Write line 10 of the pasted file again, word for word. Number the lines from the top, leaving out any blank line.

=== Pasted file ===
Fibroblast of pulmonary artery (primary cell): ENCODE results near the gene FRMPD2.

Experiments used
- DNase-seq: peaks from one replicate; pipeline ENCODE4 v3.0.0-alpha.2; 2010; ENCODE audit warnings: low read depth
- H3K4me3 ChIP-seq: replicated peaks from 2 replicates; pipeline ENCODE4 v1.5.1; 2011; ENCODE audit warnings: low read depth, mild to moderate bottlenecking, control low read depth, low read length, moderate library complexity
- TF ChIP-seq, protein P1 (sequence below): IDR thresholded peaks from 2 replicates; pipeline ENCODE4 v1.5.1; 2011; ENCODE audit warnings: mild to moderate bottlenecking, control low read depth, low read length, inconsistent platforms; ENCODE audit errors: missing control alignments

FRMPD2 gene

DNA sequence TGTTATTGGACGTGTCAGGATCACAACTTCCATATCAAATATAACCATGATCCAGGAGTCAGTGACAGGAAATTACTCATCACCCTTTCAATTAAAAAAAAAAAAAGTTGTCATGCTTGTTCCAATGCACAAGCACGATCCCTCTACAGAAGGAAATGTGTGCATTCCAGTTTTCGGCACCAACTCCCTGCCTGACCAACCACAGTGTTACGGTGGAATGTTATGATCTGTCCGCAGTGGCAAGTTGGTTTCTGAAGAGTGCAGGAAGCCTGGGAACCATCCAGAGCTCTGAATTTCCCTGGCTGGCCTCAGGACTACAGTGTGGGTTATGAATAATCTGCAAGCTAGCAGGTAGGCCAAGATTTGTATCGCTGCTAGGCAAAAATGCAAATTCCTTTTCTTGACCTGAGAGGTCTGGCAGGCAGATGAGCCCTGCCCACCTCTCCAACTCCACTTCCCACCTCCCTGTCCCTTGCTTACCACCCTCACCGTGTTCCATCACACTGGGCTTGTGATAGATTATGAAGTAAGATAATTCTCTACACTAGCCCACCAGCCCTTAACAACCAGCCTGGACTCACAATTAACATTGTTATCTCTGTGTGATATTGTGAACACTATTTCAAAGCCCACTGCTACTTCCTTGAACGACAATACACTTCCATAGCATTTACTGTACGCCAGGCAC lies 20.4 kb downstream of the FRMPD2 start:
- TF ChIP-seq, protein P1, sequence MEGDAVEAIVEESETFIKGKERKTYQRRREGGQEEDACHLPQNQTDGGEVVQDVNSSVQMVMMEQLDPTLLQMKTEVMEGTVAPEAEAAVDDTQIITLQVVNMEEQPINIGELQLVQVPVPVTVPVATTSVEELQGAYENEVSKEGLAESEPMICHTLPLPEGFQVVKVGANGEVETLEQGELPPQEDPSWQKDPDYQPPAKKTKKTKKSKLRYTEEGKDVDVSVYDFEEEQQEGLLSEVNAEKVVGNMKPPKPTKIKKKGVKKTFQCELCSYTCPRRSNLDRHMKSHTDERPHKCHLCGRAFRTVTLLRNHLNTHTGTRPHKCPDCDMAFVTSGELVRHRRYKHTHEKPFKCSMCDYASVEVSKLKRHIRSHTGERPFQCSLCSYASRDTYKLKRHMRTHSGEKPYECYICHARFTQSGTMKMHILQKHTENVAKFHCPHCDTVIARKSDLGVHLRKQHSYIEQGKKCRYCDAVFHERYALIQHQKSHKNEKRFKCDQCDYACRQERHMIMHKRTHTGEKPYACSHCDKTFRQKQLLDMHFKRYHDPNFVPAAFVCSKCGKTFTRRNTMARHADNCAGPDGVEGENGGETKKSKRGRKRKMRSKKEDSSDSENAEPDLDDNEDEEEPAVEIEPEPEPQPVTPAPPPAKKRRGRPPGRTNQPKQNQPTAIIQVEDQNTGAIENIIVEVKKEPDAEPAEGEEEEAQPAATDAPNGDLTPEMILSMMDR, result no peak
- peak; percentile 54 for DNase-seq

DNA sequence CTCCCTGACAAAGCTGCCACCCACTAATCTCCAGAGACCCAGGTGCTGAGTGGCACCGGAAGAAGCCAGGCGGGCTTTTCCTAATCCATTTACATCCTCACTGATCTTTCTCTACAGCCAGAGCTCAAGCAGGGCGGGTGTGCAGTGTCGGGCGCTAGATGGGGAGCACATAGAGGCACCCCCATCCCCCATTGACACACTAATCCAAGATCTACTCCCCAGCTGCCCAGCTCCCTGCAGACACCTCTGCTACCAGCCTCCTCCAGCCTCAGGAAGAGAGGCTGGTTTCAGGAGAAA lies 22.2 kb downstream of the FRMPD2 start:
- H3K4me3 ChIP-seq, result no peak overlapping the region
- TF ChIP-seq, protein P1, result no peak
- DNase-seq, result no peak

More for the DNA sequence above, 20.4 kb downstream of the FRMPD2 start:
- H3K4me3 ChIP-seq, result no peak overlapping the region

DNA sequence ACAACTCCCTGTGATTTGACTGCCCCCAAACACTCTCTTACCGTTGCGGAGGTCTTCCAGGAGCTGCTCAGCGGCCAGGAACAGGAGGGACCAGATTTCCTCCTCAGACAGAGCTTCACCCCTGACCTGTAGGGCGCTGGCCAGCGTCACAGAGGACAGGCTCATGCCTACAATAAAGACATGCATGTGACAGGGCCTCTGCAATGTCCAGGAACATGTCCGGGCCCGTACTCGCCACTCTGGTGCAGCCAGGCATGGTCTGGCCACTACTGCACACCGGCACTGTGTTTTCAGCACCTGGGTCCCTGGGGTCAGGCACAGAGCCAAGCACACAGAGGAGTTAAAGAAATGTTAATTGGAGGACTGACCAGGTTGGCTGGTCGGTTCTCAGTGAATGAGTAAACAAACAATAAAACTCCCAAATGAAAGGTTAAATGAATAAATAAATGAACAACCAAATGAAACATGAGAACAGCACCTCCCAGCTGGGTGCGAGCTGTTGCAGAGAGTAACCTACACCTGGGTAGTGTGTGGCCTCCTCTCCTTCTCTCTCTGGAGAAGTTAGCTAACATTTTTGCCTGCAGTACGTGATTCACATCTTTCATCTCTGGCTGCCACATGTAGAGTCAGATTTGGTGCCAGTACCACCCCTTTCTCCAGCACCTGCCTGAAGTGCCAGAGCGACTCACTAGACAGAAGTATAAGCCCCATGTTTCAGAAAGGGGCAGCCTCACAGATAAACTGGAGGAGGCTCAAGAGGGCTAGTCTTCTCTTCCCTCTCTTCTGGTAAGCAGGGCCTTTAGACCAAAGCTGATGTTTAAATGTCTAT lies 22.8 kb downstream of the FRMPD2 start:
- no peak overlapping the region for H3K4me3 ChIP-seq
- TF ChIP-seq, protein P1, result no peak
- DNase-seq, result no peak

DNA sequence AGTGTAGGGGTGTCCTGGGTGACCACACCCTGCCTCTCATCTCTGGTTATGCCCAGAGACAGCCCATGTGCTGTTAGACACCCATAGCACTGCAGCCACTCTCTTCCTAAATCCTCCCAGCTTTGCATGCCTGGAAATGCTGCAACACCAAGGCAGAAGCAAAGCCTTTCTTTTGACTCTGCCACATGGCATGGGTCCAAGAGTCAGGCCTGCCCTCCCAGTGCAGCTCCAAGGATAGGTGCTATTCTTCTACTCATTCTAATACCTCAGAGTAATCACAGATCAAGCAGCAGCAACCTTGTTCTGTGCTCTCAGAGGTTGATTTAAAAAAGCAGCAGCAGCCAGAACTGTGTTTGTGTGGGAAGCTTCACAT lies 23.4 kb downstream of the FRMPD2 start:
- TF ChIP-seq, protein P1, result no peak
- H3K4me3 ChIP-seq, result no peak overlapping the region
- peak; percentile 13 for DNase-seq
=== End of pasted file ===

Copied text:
DNA sequence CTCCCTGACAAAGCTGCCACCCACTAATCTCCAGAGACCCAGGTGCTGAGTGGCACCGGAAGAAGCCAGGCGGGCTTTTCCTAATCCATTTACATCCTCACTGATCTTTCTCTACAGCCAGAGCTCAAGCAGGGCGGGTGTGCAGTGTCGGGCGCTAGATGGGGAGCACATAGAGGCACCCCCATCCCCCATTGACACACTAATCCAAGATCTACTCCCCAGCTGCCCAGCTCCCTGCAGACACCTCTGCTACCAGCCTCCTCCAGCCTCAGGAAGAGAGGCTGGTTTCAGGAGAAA lies 22.2 kb downstream of the FRMPD2 start: